Guy writes: Recent events have again brought into sharp focus the impact of humans on the planet. The recent People’s Walk for Wildlife and Chris Packham’s thought provoking ‘A People’s Manifesto for Wildlife’ was followed by the WWF ‘Living Planet’ report outlining that humanity has wiped out 60% of animal populations since 1970. Now comes a further warning from the UN about the silent killer of biodiversity loss
Amongst the doom and gloom, what often fascinates me is the apparent contradiction between people’s ability as individuals to marvel at the beauty and aesthetic value of the living world, yet collectively we appear unable to effectively tackle major issues such as climate change, biodiversity loss, over exploitation of natural resources and pollution. There are some wildlife species which appear to particularly captivate people, charismatic megafauna like elephants and big cats are obvious examples. Amongst birds, hummingbirds to me are one of those special species. Whilst the first encounter with a hummingbird is particularly jaw-dropping, whenever you subsequently see them continues to impose a sense of disbelief. They are truly mesmerising.
There are some 338 species, I expect I have probably seen over a quarter of these (must count up one day) and they are all utterly amazing. I also like the fact these avian jewels have been given some fantastic names including Topazes, Hermits, Mangoes, Brilliants, Coquettes, Mountain Gems, and Emeralds. This green-breasted mango was photographed at a feeder in Costa Rica a few years ago and is one of my favourites. Even using a high speed flash the energy of movement cannot be stopped.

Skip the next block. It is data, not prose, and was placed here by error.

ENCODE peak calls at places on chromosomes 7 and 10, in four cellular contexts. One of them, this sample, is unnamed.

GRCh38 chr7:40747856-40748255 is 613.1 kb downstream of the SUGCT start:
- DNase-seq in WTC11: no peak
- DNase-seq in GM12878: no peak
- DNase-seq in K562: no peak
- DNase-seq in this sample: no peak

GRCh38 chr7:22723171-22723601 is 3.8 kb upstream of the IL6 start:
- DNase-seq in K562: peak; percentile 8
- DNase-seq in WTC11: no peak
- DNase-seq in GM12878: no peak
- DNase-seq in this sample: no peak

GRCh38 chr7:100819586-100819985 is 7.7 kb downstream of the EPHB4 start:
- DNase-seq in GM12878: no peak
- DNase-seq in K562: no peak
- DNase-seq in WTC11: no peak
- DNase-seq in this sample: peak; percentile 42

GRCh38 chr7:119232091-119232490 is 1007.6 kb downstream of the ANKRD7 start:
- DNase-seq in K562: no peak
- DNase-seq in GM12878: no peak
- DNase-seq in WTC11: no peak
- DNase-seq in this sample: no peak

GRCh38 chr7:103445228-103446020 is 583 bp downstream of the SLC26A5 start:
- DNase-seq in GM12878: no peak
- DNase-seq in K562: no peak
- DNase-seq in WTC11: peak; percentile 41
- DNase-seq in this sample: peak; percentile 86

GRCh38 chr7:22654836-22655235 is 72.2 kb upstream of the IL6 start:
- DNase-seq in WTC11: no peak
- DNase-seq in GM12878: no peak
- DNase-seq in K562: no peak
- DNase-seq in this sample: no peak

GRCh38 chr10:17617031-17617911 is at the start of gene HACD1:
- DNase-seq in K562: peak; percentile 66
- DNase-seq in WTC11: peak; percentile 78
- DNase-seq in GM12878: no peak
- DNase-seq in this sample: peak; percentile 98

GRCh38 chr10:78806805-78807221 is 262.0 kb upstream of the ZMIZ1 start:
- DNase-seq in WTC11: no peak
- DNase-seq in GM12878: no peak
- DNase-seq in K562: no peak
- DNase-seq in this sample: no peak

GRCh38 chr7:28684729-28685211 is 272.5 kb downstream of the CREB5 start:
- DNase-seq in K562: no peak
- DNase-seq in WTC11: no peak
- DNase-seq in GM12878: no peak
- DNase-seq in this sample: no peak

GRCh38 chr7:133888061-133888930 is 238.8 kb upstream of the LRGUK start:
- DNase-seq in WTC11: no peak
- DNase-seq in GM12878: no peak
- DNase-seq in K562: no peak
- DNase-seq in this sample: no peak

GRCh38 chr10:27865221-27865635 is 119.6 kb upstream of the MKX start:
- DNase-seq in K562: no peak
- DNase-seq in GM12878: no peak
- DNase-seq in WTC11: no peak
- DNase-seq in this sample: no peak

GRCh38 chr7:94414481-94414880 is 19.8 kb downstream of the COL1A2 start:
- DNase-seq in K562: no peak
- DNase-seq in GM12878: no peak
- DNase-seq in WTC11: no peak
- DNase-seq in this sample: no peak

Hummingbirds, with a wide range of sizes and bill shapes, have co-evolved with flowers. In exchange for helping with pollination they are rewarded with nectar to fuel their energetically expensive lifestyle. They aptly demonstrate the ability of evolution to stretch what seems biologically possible. They have specialised vision and neural processing to deal with their high octane lifestyle and the speed at which these birds zip through the rainforest is almost impossible to comprehend. Their heart rates can be over 1000 beats per minute and during flight, oxygen consumption is comparatively about 10 times higher than that measured in elite human athletes. In contrast, their metabolism can slow at night or when food is not readily available, as the birds go into a torpor to prevent energy reserves from falling to a critical level. During the night, body temperature can fall to 18 °C, with heart and breathing rates dramatically slowed and heart rates down to a ‘mere’ 50 to 180 beats per minute.
If you could bottle the sense of wonder that hummingbirds and many other wildlife species bring and provide that to our world leaders and decision makers then perhaps we would have a much better chance to extract ourselves from the mess we have created.
Image taken with Canon 400D at 1/100 second with a Canon 7–200 f4.0 L lens at f5.6 ISO 200 and flash in manual mode.